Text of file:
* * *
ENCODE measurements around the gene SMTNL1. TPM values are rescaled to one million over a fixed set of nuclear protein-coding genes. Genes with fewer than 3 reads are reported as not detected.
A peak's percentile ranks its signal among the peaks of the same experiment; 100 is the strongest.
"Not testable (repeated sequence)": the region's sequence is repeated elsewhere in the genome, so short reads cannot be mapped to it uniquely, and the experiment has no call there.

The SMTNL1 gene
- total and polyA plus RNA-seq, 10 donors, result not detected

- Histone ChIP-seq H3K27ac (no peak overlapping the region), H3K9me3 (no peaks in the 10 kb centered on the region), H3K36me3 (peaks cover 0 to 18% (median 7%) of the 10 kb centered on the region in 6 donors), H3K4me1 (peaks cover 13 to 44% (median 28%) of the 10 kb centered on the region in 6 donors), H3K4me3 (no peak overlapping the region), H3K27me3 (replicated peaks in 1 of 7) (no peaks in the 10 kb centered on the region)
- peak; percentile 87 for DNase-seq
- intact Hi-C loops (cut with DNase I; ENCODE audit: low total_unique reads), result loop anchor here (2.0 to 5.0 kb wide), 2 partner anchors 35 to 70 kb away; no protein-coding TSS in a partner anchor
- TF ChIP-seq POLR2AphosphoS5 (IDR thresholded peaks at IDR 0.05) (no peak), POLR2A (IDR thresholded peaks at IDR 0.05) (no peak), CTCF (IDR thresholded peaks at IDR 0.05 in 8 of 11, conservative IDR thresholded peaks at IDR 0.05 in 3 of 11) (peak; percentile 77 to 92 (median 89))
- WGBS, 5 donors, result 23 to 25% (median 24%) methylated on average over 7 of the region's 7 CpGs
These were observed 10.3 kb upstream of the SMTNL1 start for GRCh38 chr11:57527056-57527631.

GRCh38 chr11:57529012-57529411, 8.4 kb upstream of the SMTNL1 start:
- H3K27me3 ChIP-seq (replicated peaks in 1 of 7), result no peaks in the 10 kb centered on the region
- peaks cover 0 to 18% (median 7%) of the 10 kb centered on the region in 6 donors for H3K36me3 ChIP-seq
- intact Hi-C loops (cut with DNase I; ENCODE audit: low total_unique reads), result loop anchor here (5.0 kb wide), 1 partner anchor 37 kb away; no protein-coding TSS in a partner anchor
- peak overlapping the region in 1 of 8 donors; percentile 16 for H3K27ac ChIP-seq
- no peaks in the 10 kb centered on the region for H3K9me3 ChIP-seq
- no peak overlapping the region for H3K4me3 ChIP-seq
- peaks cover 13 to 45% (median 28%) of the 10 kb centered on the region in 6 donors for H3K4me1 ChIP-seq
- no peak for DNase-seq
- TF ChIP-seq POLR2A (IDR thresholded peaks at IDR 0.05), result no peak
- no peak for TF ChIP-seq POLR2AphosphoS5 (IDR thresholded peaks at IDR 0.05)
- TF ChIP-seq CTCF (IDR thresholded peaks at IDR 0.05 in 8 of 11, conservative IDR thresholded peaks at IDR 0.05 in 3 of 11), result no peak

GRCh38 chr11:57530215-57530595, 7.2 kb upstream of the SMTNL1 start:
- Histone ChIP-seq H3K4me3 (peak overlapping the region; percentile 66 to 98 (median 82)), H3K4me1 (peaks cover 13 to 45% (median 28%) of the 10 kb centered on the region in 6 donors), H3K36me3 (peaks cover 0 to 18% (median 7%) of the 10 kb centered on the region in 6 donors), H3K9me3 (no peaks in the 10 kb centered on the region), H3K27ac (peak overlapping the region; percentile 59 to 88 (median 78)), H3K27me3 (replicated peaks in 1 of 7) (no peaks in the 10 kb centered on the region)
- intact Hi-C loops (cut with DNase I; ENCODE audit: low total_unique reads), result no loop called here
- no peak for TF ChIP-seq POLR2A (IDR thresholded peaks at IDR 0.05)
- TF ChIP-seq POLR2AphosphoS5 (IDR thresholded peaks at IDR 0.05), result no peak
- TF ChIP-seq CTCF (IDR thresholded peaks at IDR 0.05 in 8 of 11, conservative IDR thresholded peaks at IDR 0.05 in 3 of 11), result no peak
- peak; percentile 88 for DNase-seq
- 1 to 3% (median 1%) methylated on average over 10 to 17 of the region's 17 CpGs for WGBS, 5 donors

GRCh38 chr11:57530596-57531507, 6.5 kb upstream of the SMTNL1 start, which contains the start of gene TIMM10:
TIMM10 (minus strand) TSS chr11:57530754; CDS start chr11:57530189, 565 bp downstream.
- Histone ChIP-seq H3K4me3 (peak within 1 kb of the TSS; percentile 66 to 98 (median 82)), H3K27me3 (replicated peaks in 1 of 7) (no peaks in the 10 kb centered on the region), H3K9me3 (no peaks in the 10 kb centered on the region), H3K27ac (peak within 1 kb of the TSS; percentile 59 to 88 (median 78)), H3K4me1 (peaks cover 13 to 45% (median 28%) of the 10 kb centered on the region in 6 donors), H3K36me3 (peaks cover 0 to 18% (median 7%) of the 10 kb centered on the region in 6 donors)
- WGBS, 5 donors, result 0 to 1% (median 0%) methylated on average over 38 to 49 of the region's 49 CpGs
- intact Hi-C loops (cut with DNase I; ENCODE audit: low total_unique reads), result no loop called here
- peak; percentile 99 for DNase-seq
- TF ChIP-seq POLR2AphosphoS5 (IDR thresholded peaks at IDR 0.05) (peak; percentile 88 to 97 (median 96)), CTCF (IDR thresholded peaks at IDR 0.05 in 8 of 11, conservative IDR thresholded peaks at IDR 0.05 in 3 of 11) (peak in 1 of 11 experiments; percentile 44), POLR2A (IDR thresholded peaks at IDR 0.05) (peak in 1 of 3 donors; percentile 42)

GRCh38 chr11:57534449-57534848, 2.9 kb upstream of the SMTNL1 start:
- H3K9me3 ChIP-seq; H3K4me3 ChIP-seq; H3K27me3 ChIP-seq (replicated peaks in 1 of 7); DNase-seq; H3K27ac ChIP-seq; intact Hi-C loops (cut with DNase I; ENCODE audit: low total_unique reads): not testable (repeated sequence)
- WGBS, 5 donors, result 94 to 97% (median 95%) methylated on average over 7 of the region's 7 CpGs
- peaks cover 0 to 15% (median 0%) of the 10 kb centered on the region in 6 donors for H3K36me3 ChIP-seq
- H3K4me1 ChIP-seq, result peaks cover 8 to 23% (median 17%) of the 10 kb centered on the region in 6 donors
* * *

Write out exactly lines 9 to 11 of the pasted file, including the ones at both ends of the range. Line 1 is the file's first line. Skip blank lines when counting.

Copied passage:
- TF ChIP-seq POLR2AphosphoS5 (IDR thresholded peaks at IDR 0.05) (no peak), POLR2A (IDR thresholded peaks at IDR 0.05) (no peak), CTCF (IDR thresholded peaks at IDR 0.05 in 8 of 11, conservative IDR thresholded peaks at IDR 0.05 in 3 of 11) (peak; percentile 77 to 92 (median 89))
- WGBS, 5 donors, result 23 to 25% (median 24%) methylated on average over 7 of the region's 7 CpGs
These were observed 10.3 kb upstream of the SMTNL1 start for GRCh38 chr11:57527056-57527631.